Visiting his home town of Kassel in Germany for the first time in 72 years, Holocaust survivor Manfred Goldberg paused to recall the day he saw Hitler. The Führer was waving from a car surrounded by cheering Nazi crowds. Manfred was a little Jewish boy on his dad’s shoulders. “Did your father salute back?” asked a producer off-camera. “My father may have done,” Goldberg replied evenly, “not to stand out.”
In 1930s Germany, the Goldbergs stood out despite themselves. Facing escalating persecution, Baruch Goldberg fled to Britain, but wife Rosa and sons Hermann and Manfred could not join him. They were deported to the Riga ghetto, ultimately winding up in a labour camp. It was there, one day in 1943, that Manfred learned his little brother had disappeared. He never saw him again. “To this day, I don’t know his fate.”
Manfred and his mother were reunited with Baruch in London in 1946, and Manfred went on to study electronics at university. Today, aged 87, he is married with four sons and many grandchildren. His brother, who would have been 83, might have had such a life. But no. It was common for the SS to round up Jews, even nine-year-olds like Hermann, and shoot them in the forest.
For a lifetime, Manfred couldn’t face that. “I have never recited a memorial prayer on his behalf, always making myself believe he was still alive,” he said.
Last year, Manfred was persuaded to return to Germany for the installation of memorial stumbling stones, or Stolpersteine, for his family on Müllerstraße in Kassel. There are more than 70,000 such stones, 10cm square concrete cubes bearing brass plates inscribed with the names and life dates of victims of Nazi persecution. “Here lived Hermann Goldberg,” reads his brother’s Stolperstein. “Deportiert 1941 Riga. Ermordet.” Ermordet means murdered. As the concrete set on the Goldberg stones, Manfred made a speech before a small crowd. Then, gently, briefly, sweetly, this elderly gentleman sang a memorial prayer for his murdered brother, finally acknowledging publicly the unbearable truth.
The idea of Stolpersteine, he explained, is that passersby will trip up on them and be forced to reflect. “I have my doubts,” he added. “People become immune to these things very fast.”
The purpose of The Last Survivors (BBC Two) was to make us trip up, to stop us becoming complacent about the Holocaust. Only a couple of hundred of the few thousand survivors who made it to Britain live to tell their tales, and they will not be with us long. Director Arthur Cary spent a year with a handful of survivors, making an impeccably thoughtful 90-minute documentary that gave his interviewees their due dignity as each reflected, often scarcely willingly, on what happened to them as children. For an hour and a half, I was crying, especially when Cary followed three generations of Holocaust survivors to Auschwitz, knowing all the time that tears are not enough. Nor guilt.
Among the interviewees was Anita Lasker-Wallfisch. A marvellously formidable woman, she was spared murder in Auschwitz because the orchestra of female inmates compelled to play for their captors needed a cellist. We saw her sitting on one of the slabs that make up Peter Eisenman’s Memorial to the Murdered Jews of Europe. Can you smoke sardonically? She certainly gave it her best shot, exhaling protractedly then chuckling over the fact that Jew-haters in today’s Germany “find themselves saddled with something so unsightly”. No doubt, though, the unsightliness of this wound in central Berlin, for antisemites and the rest of us, is its point.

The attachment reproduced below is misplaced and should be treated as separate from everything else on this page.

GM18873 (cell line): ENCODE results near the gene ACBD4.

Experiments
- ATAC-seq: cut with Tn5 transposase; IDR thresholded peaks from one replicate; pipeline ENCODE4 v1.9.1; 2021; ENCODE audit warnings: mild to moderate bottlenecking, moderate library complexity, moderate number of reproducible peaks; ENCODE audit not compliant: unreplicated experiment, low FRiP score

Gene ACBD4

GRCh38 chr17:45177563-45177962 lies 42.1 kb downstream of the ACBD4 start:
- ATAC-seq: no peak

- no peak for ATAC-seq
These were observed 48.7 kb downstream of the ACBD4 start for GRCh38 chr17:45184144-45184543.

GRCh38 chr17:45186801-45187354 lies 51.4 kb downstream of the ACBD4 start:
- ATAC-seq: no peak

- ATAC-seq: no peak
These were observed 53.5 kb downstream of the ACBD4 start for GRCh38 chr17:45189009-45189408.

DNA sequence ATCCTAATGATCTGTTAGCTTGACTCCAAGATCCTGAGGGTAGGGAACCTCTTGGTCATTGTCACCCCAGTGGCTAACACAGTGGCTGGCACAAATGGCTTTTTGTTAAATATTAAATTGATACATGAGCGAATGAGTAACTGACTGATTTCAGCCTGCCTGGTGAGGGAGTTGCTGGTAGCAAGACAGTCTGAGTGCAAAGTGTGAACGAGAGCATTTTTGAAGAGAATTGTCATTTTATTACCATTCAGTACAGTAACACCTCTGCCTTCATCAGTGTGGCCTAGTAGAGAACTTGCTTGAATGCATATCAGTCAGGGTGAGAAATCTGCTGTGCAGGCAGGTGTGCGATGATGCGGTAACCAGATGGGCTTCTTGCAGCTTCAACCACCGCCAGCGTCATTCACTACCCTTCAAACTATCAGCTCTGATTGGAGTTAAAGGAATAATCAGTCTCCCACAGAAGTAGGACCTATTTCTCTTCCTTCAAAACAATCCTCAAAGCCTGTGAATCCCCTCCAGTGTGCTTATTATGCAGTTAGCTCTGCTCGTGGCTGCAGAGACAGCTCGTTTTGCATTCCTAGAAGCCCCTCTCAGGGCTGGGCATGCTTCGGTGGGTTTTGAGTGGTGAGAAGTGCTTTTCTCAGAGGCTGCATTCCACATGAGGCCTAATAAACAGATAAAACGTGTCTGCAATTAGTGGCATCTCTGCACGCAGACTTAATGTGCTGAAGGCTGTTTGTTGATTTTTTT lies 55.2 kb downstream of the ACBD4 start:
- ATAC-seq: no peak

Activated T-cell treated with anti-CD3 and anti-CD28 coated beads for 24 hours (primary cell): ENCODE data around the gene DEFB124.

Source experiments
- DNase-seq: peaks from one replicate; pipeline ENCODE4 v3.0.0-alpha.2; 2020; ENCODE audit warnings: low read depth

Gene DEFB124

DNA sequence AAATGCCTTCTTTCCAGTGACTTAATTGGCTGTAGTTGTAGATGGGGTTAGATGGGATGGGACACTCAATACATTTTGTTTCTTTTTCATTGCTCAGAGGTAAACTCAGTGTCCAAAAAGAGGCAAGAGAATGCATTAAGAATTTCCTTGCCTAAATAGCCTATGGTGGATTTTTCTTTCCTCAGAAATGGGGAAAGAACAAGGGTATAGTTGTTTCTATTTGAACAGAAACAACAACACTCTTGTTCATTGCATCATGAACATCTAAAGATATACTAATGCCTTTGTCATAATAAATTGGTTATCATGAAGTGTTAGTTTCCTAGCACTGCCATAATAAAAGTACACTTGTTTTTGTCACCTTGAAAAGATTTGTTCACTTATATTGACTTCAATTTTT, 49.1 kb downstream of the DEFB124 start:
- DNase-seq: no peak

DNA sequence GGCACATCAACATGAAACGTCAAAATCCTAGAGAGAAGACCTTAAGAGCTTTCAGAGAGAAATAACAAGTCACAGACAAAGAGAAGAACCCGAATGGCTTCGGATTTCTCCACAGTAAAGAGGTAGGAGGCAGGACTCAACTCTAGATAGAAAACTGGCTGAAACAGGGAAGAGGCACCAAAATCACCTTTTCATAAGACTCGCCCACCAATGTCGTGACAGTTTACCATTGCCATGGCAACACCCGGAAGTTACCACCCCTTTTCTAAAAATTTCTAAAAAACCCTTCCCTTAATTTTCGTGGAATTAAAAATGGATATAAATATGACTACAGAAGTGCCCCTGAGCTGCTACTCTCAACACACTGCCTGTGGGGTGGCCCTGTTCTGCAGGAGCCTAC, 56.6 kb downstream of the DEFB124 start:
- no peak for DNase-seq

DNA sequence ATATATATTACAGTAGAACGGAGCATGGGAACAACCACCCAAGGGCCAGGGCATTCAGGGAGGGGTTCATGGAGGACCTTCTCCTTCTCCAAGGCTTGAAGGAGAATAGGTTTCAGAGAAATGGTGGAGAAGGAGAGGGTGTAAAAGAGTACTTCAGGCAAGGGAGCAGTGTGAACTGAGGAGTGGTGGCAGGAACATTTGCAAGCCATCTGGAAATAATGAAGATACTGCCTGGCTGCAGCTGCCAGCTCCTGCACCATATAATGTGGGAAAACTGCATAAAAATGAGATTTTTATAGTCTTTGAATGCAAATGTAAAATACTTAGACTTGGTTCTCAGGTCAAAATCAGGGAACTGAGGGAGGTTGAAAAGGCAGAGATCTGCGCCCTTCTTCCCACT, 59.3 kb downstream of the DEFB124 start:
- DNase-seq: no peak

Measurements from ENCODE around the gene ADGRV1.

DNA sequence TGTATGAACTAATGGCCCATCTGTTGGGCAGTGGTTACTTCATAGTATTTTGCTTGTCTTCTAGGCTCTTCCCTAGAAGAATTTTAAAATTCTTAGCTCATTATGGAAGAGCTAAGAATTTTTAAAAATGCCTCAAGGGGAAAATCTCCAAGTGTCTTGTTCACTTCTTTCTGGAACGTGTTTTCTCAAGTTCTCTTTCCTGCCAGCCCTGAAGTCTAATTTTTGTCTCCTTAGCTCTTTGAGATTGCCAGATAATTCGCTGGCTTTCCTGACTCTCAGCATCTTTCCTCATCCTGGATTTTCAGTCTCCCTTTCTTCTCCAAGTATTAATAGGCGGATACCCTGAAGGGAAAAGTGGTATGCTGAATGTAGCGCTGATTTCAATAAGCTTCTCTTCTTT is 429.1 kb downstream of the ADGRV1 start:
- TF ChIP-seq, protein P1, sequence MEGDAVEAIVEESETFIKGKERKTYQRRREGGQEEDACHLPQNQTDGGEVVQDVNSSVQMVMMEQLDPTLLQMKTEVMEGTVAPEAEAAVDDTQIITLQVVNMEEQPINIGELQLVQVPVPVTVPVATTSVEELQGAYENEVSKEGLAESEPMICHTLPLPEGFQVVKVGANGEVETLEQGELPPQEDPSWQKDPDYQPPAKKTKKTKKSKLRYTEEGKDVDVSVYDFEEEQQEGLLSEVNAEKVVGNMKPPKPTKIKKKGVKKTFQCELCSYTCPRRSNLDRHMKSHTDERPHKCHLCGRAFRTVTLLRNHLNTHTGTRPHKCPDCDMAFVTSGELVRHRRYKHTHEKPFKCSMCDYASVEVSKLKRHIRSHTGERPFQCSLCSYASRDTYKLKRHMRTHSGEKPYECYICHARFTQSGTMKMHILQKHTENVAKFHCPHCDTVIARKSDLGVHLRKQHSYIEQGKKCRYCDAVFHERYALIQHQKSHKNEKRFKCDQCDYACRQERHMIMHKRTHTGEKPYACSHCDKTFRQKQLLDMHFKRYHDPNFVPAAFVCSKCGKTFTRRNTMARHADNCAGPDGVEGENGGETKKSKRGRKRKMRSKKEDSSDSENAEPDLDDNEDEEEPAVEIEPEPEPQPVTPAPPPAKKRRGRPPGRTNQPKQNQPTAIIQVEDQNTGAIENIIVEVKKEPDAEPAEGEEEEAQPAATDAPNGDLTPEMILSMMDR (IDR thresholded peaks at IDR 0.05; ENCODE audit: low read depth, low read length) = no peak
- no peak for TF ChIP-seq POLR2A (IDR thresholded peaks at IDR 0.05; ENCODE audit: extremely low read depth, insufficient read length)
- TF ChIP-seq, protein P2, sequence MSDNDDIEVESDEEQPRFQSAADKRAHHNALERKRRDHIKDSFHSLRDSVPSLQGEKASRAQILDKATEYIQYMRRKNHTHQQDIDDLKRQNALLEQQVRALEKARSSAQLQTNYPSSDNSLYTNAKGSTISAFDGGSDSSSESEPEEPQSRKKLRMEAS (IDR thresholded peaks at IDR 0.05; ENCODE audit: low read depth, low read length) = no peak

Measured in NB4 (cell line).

Lasker-Wallfisch was in Berlin to address the Bundestag on last year’s Holocaust Memorial Day. “I am one of the rapidly dwindling number of eyewitnesses to the catastrophe which befell us all those years ago,” she told German politicians including Angela Merkel, whom she admires for opening German borders to refugees, and Alternative for Germany representatives, whom she despises for fostering race hate and antisemitism.
Earlier, we saw Anita having lunch at her daughter Maya’s home in Cricklewood. For many years, she did not tell Maya or her brother what she endured in Auschwitz and Belsen. “I wanted to have a normal life and the Holocaust doesn’t fit in,” explained Anita, who became a celebrated cellist. Finally, 40 years after the war, she wrote her children a heartbreaking letter that became the basis of her memoir Inherit the Truth. Maya read aloud from it: “We have never talked much about those dark days and how it came about that you do not have any grandparents … At what point does one start explaining to one’s child that there are people in the world who had as their ideology the total annihilation of Jews and other undesirables by murdering them in the most sophisticated manner?”
Tough question. But Maya, now a psychotherapist, told her mum in a fond but difficult exchange that Anita’s silent scramble for normality had, paradoxically, traumatised her daughter. “Why was I so disturbed? Why was I picking my face when I was two?” Because I was absent, replied Anita. “The reason you were always absent was because of the Holocaust, because your mission was to build back some kind of a life.”
I hope Anita didn’t mean what she said next. “To me, anyone who has got a roof over their head and enough food – forget the trauma.” But we mustn’t forget this trauma, be it to witnesses like Anita or their children like Maya, who will soon inherit the unsought burden of fighting humanity’s tendency to forget what we must remember. As Anita told the German parliament: “It is about making certain that it can never – never ever – happen again.”